How to Bento 3

After you’ve got the equipment and accessories, see How to Bento 1 and Bento 2, now it’s time to get making Bento Box meals!

As I’ve mentioned several times, putting together a Bento box isn’t difficult. It’s all about what you put in to it (sorry for the pun, but I couldn’t help myself). You can go either end of the spectrum, from last night’s left-overs and a handful of snacks around the house to full-on Bento art creation worthy of a Kawaii fashion show in Harajuku. If you’re a normal person, like me, you can do a little of both, depending on your energy level, pantry ingredients, and mood of the week.

Determine Your Portions

The first thing you’ll want to do is decide how much of what you want to put into your Bento. Some folks like the 4:2:1:1 rule which means 4 parts carbs, 2 parts protein, 1 part veggie, and 1 part fruit. Generally, I prefer the following: 2:2:2:1. But, really this decision is a personal one that you’ll determine based on family values and diet needs. Keep in mind, that there is no set-in-stone rule for portions in your Bento. Changing it up is just fine. The goal is to create balance and harmony in your meal and to ensure healthful eating.

Notice the plastic baggies: I was obviously new to Bento at this point.

Color and Texture

One of the things that makes Bentos successful in lunch land is their visual appeal. This is possible when you vary the colors and textures of the foods you put into your Bento. There are two approaches to take to make your meal interesting using color and texture: (1) alternating, or (2) graduating.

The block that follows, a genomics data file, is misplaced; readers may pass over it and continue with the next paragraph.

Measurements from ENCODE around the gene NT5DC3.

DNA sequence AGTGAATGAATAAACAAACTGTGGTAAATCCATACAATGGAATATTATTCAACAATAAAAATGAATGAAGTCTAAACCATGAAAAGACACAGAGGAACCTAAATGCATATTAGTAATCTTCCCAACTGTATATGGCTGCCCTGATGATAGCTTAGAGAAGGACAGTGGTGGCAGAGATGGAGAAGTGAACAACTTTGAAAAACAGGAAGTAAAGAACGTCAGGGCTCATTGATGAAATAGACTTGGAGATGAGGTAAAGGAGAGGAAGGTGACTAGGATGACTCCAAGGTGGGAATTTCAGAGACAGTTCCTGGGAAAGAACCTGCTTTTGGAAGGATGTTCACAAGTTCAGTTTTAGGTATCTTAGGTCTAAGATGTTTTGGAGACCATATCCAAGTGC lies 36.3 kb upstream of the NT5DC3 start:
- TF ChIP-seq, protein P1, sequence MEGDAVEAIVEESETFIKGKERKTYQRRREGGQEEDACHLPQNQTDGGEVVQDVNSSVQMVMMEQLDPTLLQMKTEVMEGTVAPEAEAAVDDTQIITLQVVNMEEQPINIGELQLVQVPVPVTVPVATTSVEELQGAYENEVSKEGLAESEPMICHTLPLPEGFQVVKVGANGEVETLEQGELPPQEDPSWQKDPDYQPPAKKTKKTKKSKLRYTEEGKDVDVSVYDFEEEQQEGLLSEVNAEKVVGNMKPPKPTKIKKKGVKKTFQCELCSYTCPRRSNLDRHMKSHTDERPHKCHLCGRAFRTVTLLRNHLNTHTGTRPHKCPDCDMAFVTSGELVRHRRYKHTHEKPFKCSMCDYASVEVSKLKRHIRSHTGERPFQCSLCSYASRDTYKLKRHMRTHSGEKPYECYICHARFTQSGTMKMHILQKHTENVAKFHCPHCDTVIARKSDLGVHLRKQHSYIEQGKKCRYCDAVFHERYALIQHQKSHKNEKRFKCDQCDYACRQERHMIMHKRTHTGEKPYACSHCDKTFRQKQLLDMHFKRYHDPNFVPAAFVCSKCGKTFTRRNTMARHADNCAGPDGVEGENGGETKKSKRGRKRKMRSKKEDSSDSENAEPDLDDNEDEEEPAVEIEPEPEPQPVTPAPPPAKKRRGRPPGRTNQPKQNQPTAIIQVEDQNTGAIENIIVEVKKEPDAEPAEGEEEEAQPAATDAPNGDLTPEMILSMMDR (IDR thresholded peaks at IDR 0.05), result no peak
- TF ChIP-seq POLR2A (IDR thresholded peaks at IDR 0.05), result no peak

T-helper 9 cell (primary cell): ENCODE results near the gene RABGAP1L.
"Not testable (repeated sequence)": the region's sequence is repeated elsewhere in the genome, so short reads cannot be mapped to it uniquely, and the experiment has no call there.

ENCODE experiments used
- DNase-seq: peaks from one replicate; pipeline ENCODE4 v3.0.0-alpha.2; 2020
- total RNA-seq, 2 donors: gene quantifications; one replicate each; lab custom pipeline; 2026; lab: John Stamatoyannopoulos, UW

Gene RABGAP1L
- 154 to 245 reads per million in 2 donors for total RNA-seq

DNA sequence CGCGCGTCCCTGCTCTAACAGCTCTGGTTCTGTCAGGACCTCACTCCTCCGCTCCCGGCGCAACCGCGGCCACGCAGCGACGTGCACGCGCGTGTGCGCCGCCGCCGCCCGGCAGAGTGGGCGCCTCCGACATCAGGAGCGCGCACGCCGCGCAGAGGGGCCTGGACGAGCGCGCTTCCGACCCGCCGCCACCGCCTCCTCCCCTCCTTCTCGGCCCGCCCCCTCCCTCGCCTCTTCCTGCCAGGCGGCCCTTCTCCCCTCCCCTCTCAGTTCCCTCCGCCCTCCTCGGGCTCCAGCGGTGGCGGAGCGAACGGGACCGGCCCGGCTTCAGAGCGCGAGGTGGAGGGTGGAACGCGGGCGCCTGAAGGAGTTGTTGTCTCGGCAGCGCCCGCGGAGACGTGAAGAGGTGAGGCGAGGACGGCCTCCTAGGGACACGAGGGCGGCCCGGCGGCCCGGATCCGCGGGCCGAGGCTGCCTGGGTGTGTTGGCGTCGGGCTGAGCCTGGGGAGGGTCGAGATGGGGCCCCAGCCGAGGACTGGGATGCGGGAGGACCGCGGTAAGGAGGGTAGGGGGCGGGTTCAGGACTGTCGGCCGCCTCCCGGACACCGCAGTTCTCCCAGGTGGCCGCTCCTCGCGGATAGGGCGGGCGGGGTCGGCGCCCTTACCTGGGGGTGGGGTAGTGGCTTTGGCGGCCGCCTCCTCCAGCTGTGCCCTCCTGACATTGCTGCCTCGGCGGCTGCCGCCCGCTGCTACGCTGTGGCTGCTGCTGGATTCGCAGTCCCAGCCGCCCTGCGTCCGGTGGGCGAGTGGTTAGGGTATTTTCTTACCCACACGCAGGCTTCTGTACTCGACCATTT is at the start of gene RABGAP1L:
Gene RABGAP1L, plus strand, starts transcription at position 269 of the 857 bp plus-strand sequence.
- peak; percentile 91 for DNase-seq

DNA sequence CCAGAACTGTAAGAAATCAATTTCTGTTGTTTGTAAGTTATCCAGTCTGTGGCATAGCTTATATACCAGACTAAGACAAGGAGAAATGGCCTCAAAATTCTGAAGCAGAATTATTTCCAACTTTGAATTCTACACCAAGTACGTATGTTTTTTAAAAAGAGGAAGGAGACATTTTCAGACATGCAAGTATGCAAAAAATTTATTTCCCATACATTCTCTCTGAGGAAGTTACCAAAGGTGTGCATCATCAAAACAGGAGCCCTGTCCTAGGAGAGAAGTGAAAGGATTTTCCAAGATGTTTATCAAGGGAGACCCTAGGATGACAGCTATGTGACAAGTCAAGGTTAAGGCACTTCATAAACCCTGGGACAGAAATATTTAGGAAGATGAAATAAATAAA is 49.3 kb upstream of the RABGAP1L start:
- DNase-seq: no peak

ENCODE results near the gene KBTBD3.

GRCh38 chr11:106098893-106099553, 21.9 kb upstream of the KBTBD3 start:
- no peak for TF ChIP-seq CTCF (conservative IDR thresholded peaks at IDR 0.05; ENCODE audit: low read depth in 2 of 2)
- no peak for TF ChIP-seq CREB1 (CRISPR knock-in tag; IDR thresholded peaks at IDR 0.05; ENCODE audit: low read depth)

Top row: protein balls (dried fruit, gains, and nut butter), clementine, and grapes. Bottom row: pinwheel pasta with broccoli pesto and sliced carrots, snap peas and hummus, and cheddar cubes.

In the Alternating example above, notice that the orange-colored foods (the clementine, the carrot slices, and the cheese cubes) are physically separated from each other by other differently-colored foods. Also, almost every food has a distinctly different texture from the one placed next to it. Pretty much each of the items in the box above have a different texture.

Yellow container from the left: Miso tuna, scrambled egg with unagi sauce, mashed avocado on a bed of white rice; sliced cucumber in the blue container.

In the Graduating example above, you see the colors flow from left to right – brown, yellow, and green. Although the food items in the yellow container have similar textures, the graduating colors give this lunch visual appeal.